Pious Squirrel

 

 

The little squirrel on my deck has certainly struck a quiet pose of piety—hands meekly folded, head bowed, eyes cast downward.  Perhaps he’s expressing gratitude for a glorious autumn day?  Perhaps praying for his next meal?  Or perhaps—more  sinisterly—perhaps he’s simply trying to look like a humble, pious, innocent creature who couldn’t possibly be the same squirrel who’s been hanging from our roof and helping himself to huge chunks of the birds’ suet!

Unfortunately, endearing as he appears in this pious pose, I suspect the latter, and this little squirrel reminds me all too much of the pious poses we all strike at times to try to impress people—or to try to impress God!  I know I’m guilty of that at times, and I was certainly a master of the pious pose when I was a teen-ager in my parents’ very pious home.  My parents had a deep faith which expressed itself in many ways.  They always attended every church service, and at home, we prayed together before each meal, they spoke often of their faith, and Dad, with sober face, would lead us in family devotions each day after breakfast or lunch.

All well and good, and I’m grateful, very grateful, for the faith of my mother and father and grateful for their sincerity in wanting their three daughters to share that faith.  Unfortunately, however, much of what I practiced as a “pious teenager” was a form of piety rather than real piety or real faith.  I learned all too quickly that appearing to be pious was pretty effective at getting my parents’ attention and praise.  So I would pray long, lovely prayers, and I would also give glowing reports of what God was doing in my young life, even if what I said didn’t really resonate with what I experienced in my daily living.  It certainly elicited praise from my devout parents and maybe even gave me the car keys more often than I would have been allowed them if I hadn’t been quite so openly pious!  Like my little squirrel, I was all too capable of posing as a deeply spiritual person, even if I hadn’t really experienced all that I claimed.  I was a genuine pious fraud!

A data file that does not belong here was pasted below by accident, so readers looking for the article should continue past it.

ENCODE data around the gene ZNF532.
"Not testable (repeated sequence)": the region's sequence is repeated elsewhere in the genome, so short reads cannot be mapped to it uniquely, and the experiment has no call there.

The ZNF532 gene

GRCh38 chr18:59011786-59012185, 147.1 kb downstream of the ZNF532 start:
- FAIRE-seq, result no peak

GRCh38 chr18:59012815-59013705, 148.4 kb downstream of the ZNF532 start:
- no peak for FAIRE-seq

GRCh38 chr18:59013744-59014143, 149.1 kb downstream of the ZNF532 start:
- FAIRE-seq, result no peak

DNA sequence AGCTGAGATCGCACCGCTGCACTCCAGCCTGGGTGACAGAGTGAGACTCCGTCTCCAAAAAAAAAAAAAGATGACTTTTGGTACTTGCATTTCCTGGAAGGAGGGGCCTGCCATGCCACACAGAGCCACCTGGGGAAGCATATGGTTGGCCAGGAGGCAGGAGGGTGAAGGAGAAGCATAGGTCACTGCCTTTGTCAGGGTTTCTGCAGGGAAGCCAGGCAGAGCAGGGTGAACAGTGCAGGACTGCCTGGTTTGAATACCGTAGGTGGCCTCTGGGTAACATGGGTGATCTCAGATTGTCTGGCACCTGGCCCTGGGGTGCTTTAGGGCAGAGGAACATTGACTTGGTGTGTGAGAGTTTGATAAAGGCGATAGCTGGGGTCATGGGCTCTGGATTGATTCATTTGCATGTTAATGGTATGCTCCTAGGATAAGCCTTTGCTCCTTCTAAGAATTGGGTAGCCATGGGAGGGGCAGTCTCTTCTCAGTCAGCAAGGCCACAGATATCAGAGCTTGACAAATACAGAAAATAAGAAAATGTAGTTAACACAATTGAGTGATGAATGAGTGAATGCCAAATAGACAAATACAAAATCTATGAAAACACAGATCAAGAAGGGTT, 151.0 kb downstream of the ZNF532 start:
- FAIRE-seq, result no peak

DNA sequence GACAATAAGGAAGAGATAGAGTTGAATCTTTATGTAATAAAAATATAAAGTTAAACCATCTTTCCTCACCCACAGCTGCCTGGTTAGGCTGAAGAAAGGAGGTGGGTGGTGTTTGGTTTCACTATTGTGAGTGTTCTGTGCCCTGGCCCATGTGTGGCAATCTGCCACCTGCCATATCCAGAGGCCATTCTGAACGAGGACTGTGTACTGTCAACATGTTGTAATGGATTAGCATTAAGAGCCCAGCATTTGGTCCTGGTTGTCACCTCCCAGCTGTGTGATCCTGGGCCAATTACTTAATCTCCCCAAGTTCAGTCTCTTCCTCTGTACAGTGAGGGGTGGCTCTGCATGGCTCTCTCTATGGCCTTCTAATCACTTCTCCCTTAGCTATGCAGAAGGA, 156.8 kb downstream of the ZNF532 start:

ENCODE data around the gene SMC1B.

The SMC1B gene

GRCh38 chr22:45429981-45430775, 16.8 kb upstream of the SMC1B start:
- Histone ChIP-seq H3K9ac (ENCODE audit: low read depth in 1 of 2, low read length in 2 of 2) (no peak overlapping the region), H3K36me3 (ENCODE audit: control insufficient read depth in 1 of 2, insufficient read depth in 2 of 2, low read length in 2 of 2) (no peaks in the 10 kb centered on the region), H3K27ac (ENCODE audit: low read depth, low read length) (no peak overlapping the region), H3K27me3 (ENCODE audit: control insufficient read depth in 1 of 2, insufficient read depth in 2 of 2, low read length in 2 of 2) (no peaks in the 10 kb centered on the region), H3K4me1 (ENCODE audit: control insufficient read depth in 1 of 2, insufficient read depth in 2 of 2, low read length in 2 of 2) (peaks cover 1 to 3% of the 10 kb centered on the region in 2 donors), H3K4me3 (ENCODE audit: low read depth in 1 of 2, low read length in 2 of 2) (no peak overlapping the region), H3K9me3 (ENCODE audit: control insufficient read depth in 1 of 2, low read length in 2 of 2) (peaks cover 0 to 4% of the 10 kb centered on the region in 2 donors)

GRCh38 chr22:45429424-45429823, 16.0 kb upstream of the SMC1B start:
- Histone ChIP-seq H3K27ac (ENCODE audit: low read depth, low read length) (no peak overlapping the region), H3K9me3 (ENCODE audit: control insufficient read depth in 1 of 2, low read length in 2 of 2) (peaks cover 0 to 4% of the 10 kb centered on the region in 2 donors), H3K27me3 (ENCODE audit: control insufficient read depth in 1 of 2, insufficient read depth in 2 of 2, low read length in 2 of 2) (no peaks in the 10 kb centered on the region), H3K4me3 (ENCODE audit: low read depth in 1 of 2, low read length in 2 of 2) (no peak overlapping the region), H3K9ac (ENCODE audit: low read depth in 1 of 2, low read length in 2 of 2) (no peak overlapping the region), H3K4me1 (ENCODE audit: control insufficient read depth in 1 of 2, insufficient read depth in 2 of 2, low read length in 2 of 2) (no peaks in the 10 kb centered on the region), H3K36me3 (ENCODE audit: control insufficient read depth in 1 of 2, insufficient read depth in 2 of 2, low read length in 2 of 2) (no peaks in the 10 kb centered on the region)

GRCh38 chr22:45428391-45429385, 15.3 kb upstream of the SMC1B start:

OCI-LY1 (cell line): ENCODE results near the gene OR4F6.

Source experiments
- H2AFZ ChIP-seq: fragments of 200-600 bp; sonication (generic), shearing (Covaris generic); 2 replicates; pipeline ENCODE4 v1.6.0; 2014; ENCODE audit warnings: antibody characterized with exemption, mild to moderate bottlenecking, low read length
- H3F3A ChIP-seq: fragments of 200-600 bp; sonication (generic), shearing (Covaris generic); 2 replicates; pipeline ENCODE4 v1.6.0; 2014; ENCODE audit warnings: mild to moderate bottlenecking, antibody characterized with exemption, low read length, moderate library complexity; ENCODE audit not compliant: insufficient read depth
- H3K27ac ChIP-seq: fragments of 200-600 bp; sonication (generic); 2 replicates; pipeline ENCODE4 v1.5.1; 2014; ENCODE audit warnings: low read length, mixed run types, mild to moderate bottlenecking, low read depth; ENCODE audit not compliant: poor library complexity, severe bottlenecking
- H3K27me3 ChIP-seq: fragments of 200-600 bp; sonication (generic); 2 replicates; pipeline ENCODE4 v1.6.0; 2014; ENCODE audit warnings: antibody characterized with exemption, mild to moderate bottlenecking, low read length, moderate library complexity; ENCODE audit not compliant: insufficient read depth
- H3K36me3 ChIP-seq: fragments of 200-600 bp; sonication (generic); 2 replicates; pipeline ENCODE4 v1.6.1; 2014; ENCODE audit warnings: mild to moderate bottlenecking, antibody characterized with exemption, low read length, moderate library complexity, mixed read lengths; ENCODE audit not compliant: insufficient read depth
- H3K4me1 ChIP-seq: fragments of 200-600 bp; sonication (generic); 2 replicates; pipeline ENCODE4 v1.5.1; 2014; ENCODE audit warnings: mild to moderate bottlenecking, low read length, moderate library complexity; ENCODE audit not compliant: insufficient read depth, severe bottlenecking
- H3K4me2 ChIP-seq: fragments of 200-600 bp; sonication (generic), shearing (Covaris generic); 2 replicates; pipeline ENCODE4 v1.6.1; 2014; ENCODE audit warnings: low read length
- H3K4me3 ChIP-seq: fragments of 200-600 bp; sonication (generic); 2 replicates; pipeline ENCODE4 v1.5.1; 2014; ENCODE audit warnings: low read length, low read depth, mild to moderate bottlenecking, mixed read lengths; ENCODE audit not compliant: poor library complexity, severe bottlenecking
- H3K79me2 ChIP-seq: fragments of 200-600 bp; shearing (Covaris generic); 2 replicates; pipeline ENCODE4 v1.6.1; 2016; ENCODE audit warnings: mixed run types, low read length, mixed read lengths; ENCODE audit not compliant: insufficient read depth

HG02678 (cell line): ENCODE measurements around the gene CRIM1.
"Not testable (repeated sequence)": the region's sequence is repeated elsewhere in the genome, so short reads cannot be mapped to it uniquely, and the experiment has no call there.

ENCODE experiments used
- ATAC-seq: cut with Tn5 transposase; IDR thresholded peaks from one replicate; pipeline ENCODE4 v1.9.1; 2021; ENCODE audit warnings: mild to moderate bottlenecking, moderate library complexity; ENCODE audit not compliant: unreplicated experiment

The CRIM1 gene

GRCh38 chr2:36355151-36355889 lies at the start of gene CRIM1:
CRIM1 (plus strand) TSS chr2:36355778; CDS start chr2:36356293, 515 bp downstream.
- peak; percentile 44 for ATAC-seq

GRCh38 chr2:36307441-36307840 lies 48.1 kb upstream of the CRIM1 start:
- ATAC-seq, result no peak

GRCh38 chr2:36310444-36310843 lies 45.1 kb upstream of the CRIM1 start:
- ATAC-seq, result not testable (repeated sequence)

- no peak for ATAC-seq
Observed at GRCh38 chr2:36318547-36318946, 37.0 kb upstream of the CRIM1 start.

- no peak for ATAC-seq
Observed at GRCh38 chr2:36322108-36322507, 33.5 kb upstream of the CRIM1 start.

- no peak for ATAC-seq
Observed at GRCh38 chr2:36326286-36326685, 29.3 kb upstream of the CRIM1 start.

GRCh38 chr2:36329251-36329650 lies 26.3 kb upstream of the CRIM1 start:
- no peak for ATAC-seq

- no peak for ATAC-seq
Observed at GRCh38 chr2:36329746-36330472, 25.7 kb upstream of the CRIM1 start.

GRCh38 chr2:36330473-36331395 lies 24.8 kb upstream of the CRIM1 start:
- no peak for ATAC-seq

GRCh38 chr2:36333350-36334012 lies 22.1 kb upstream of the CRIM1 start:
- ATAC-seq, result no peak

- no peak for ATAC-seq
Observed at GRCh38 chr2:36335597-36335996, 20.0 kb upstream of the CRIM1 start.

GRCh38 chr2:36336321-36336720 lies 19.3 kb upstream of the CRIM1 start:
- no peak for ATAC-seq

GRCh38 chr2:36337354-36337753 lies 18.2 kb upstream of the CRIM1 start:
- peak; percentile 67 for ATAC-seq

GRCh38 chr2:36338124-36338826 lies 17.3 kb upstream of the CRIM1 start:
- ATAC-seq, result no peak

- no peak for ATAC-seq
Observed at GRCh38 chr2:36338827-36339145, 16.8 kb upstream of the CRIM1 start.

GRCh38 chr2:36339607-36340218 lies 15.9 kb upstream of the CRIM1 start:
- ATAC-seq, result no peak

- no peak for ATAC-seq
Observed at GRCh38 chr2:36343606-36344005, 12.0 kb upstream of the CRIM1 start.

Thankfully most people aren’t as easily taken in as my parents were!  Pious frauds are usually easily spotted, and most people are not impressed by any of our pious poses put on simply to embellish our status.  Certainly God isn’t the least bit impressed, because God knows our squirrelly thoughts and intentions all too well!

I do believe that God longs for a deep relationship of loving joy and trust with each of us, but I believe, as well, that such a relationship is only possible if we come to God “just as we are.”  Take off our pious facades, and come with our doubts.  With our longings.  With our often fragile faith.  With our sins.  With our fears.  Come in simple honesty to rest in the warm embrace of God’s welcoming love.

I can’t say I offer much of a warm embrace of welcoming love to that little squirrel on my deck.  In fact, I’m really quite annoyed by his thieving ways and then his pious posing as if grabbing chunks of suet was the farthest thing from his mind.  But maybe I should be grateful for his reminder of my own pious posing, past and present?   Hmmm.  Certainly something to think about!

3 thoughts on “Pious Squirrel

  1. Thanks, Carol. When I was a child, I thought all adults (not just churched adults) would think that I was wonderful because I wanted to be a pastor when I grew up. Thanks be to God, that he can use even our childish ideas to guide our life. Thanks even more that he transforms those childish ideas and grounds them in his grace.

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